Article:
Honey Bees Feed on Cape Honeysuckle

November 3, 2009

Nature Notes by Bill Dunson

Honey Bees Feed on Cape Honeysuckle

Honey Bees Feed on Cape Honeysuckle

We just returned to Florida for the Winter and after several weeks of frosts at our VA farm, are enjoying seeing numerous flowers and insect life again. We have spent considerable effort in planting native and exotic plants in our FL yard, with one thing in mind, to provide food and cover for animal life of all kinds. On our small lot along the shores of Lemon Bay we have almost equal numbers of native and exotic plants (about 130 species total). Now some might question the inclusion of exotic species, but I am convinced this is desirable to provide flowers and fruit over as much of the year as possible. To give one example, we now have abundant flowers of the native firebush ( Hamelia ), cape honeysuckle ( Tecomaria/Tecoma capensis ) and Mexican sunflowers, all attracting numerous insects. One of the most common visitors to the cape honeysuckles (see photo) were honeybees. Now some of you may not be aware that honeybees are exotic species, most probably derived from Europe. So when they are feeding on cape honeysuckles, a southern African plant usually pollinated by sunbirds, it is a peculiar but one-sided beneficial association for the bees. They have some trouble reaching the nectar and certainly do not pollinate the flowers; note how long and high the stamens and pistils are. The latter seem to be positioned so that they will push against the head of an African sunbird probing the flower Honeybees crawl down far into the flower tube trying to reach the nectar; they also sometimes bite through the base of the flower searching for an easy route to the nectar. I have seen orchard orioles in our yard and in Costa Rica do a similar thing- stealing nectar by biting through the flower base. It is very interesting to watch insects on flowers and think about whether they are collecting nectar and/or pollen, whether they will be pollinating the flowers, and where the insect and the flower originate geographically.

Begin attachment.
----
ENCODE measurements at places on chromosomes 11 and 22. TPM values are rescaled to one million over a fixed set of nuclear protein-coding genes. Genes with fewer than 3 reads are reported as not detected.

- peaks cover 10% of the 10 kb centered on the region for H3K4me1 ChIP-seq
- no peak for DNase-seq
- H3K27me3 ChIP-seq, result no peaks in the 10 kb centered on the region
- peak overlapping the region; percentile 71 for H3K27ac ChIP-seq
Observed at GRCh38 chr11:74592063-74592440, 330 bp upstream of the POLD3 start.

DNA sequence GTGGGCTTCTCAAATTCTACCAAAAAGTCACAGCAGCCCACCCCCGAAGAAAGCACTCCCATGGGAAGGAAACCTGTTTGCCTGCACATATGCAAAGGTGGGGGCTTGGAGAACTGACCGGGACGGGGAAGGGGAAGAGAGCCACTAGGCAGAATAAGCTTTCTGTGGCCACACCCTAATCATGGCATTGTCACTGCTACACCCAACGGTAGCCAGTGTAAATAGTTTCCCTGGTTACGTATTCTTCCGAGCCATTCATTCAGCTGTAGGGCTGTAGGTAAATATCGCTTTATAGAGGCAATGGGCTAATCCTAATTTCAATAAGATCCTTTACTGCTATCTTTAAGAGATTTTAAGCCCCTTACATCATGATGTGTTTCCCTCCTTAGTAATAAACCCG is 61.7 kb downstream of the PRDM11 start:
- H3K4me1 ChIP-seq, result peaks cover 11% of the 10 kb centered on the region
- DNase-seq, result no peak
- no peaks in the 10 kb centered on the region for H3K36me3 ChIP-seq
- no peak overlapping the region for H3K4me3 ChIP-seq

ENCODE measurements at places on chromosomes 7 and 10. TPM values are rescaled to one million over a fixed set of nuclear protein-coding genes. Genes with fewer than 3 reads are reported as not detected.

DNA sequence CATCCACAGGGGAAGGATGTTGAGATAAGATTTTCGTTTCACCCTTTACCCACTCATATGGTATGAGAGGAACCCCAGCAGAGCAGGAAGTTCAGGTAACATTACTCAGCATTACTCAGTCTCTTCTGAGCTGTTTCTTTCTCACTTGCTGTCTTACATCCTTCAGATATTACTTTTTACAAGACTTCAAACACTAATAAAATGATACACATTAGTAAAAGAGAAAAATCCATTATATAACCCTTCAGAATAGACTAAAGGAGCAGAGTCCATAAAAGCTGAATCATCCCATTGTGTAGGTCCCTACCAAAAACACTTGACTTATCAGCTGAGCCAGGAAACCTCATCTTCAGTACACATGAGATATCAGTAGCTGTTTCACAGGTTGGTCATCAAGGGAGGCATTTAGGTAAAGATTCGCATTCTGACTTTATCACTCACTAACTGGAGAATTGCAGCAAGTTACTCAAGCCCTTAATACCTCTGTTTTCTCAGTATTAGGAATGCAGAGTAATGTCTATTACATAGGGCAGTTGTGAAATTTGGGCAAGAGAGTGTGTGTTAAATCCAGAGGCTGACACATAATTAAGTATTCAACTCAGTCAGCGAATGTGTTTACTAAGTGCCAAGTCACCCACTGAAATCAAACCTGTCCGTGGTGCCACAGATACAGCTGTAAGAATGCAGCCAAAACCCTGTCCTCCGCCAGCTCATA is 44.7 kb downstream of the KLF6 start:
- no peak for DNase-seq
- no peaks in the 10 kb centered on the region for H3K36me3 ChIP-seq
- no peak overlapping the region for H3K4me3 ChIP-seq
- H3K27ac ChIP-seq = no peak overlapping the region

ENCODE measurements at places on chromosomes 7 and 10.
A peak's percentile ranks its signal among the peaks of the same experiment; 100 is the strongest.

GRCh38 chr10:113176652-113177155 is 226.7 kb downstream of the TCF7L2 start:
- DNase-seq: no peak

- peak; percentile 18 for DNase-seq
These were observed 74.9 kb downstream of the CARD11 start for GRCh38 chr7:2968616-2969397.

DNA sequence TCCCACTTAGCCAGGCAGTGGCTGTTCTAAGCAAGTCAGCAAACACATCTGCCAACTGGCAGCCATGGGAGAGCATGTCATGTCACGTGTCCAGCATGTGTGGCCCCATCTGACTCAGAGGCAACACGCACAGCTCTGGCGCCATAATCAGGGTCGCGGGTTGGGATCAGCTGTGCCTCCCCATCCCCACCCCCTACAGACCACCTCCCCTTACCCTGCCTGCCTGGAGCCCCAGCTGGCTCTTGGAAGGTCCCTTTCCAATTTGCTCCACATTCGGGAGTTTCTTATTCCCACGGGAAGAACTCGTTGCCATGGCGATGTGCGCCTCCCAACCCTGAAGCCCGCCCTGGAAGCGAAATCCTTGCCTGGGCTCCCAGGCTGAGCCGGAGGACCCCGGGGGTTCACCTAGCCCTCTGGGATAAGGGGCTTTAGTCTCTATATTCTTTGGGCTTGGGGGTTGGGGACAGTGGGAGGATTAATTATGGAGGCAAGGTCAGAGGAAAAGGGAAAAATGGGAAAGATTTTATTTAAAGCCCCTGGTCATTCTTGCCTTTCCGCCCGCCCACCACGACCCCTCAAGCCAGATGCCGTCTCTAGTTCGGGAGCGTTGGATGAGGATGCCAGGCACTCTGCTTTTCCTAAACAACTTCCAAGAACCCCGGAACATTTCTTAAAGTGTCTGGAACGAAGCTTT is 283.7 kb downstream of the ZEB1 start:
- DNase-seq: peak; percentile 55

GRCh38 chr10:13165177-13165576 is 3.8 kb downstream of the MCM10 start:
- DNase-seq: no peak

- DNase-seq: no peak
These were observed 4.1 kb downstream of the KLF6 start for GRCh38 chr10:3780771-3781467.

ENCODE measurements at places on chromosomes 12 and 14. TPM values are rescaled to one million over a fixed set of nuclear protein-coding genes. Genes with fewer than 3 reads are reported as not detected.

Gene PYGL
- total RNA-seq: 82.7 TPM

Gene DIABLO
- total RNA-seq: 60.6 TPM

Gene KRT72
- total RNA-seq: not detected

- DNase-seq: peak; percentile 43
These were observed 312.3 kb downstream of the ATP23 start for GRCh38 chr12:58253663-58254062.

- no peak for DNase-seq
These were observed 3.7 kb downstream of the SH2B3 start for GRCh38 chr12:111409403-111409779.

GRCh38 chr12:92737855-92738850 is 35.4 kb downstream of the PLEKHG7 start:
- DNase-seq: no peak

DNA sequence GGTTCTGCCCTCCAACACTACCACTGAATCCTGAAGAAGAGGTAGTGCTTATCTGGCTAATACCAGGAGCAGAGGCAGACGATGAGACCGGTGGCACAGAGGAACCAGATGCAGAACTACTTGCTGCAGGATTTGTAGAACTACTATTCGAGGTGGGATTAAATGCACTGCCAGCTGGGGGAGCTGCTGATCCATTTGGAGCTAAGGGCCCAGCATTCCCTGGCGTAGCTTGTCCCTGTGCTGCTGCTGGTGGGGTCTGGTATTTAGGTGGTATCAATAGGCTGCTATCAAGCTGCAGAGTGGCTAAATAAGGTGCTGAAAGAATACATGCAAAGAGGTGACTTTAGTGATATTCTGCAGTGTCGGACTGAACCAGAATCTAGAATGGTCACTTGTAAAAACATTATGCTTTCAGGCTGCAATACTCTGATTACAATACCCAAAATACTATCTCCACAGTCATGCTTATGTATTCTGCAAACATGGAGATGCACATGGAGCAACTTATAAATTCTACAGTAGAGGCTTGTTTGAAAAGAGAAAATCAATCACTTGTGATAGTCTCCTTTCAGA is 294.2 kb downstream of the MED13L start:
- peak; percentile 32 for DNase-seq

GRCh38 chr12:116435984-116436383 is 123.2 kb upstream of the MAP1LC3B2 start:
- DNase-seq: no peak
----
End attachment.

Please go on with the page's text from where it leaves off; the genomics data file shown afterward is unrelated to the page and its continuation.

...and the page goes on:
So often insects and flowers that we see together and think are ecologically compatible, actually originate on different continents and represent a one-sided “odd couple” relationship.

Bill Dunson, Englewood, FL & Galax, VA
wdunson@comcast.net

Bill Dunson

About Bill Dunson

Bill Dunson, born in rural Georgia, skipped 12th grade and went directly to Yale. Bill subsequent-ly received a PhD in Zoology from the University of Michigan, studying softshell turtles. Bill is Professor Emeritus of Pennsylvania State University thanks to a career spent entirely at that institution, teaching and doing research on the physio-logical ecology and ecotoxiciology of reptiles, amphibians and fish. Always curious about nature, Bill has dedicated his life to learning and sharing his knowledge with others. He has served on many advisory boards here in Southwest Florida to preserve the water that gives life to our region.

View all posts by Bill Dunson